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Dutch Poker News: Dom Classics in Utrecht

Poker Tournament a Huge Succes, But Not Without Controversy

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While some of our boys were fighting the good fight overseas at the blood-soaked battlefields of Helsinki, Tunica, and Melbourne, most of the splendid Dutch foot soldiers took it upon themselves to defend our nation's pride at the newest international tournament series on Dutch soil, the Dom Classics in Utrecht.

The €1,000 main event would be the third-largest tournament of the country, after the two big no-limit hold'em events that are held in November at the Master Classics of Poker, so a lot of pride was at stake here. Still, it wasn't even close compared to that of the inaugural Dutch Heads-Up Poker Championships, which kicked off the series.

Before the tournament started, the Dutch players secretly met in the back room of the casino, where they swore on their mothers' graves, lives, or in one case, both, that they would do anything they could to make sure that a foreign player wouldn't take home the gold in one of these prestigious events.

So the spirit was set, the knives were sharpened, and the heads-up battle could begin.

While Dutch Champion Steven ten Cate was looking to add another title to his already impressive array of nicknames, players like Woody Deck, Eddy Scharf, Marcel Lüske, Noah Boeken, Abel Meijberg, Jorryt van Hoof, Rolf Slotboom, and Belgian Champion Marc Naalden were determined to prevent him from reaching that objective.

After the first three matches that were played on the first day, the final 16 contained less-familiar faces than expected. Out of the numerous favorites, only Steven ten Cate, Marc Naalden, Marcel Lüske, Marc Dogge, and Rein Zijda were to return for the final showdown on Sunday.

Meanwhile, on the rail people were rooting for a spectacular final between Naalden and ten Cate, to decide once and for all who was the ruler of the Low Countries, until a very dubious management decision made sure that would never happen.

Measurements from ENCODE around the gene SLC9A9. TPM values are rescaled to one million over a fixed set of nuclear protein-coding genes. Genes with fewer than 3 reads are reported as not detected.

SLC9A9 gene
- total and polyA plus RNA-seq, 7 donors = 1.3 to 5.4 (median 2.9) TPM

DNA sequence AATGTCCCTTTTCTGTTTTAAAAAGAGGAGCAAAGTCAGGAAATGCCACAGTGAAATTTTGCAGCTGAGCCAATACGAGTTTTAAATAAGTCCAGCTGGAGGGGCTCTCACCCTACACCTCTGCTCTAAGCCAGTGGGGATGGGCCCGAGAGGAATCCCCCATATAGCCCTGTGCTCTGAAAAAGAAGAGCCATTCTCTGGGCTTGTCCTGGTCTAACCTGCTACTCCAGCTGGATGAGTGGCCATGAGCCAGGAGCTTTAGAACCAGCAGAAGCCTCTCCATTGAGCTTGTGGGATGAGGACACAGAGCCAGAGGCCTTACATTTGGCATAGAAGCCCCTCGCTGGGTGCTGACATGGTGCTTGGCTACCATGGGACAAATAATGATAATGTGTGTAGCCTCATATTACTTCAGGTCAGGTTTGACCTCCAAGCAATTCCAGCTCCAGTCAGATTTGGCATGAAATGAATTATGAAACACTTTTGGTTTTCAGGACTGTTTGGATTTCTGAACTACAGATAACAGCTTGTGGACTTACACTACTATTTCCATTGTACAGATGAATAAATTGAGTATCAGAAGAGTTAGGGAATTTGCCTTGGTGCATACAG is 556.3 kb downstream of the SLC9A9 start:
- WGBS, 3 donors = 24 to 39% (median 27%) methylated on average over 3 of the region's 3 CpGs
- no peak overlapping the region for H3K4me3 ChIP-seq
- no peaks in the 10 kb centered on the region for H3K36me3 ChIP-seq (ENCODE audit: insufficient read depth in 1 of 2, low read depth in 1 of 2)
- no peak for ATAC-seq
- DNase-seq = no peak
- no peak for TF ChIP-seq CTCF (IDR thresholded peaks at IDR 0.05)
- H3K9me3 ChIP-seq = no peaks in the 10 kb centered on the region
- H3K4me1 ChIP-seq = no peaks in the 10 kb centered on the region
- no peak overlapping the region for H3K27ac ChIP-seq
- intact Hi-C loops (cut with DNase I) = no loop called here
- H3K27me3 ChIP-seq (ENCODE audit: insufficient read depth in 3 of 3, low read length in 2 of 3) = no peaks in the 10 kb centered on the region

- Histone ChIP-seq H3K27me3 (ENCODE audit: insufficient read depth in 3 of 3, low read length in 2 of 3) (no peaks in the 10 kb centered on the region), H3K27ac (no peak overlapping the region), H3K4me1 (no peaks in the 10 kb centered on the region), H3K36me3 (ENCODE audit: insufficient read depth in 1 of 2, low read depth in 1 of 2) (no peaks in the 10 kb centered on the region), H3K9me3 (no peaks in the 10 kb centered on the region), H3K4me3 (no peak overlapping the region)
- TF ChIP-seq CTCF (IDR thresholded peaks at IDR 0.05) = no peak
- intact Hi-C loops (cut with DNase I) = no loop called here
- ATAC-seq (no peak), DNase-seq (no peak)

While it clearly said on all the published schedules that the round of 16 would start at 2 in the afternoon of the final day, they moved up the schedule one hour. This would not have been a problem, only they forgot to change that on their website, and on the television screens inside the casino. The only thing they did was announce it inside the casino through the speaker. Of course a couple of players never received that message, because, strange enough, not everyone likes to hang around in a smoke-filled casino all day.

So a couple of players got lucky and received that critical piece of information just in time, but Steven ten Cate did not. When he came to the casino just before 2 p.m., his match was already forfeited. After a heated discussion, the management admitted to its mistake and offered to give ten Cate his buy-in back, but of course he didn't agree to this. After all, the other matches were still in progress, so he could easily still play his match for a place in the quarter finals, but that wasn't allowed.

In the entire casino, there was nobody that could understand the logic behind this reasoning. They admitted that it was their mistake, but they still didn't allow him to play his match at the originally scheduled time? This really made the Dutch Champion feel like he had just been cheated out of the tournament, so shortly after the Dom Classics ended, legal remedies were being pursued in the aftermath. The outcome of this is still unknown as I am writing this, but we will keep you informed.

So once again, a strange incident raises questions amongst the players about whether or not the managers of Holland Casino are organized enough to assume the role of sole provider of live poker in Holland. As successful and well received as their tournaments have proven to be, many areas still exist in which improvements could be made. Consistency in tournament rules, smoking policies, and scheduling all leave something to be desired. As in any monopoly, some things can be very slow in implementation, but the growth of the Master Classics and the sellout in Utrecht show they are doing something right. Only time will tell if things will change for the better, and if they can cope with the growth in popularity of poker in Holland. Of course, we all hope they do.

As for the tournament itself, the final match luckily saw two Dutch players pitted against eachother: Dylan van den Berg, who found a way to beat Marcel Lüske in the semifinals, and Marc Naalden, who had to dispose of Woody Deck to earn his place on the stage. Mission accomplished for the Dutch troops.

In the end it was Marc Naalden who deservingly took home the coveted title of Dutch Heads-Up Champion and left the other players asking themselves "what if" questions for the next couple of weeks.

In the main event, Dutch pride was successfully defended by Silvio Walter, who beat tournament veteran Jan Maarten Cobben heads up to win the title, and a little under €59,000 to go with it.

So, with the sold-out events and the amount of cash game action during the Dom Classics, the tournament week was a big success for Holland Casino. As a result, they are already planning a similar festival for this summer, instead of waiting a whole year.

Will it be even more successful than the Dom Classics? I guess the good people of Holland Casino have it in their own hands.


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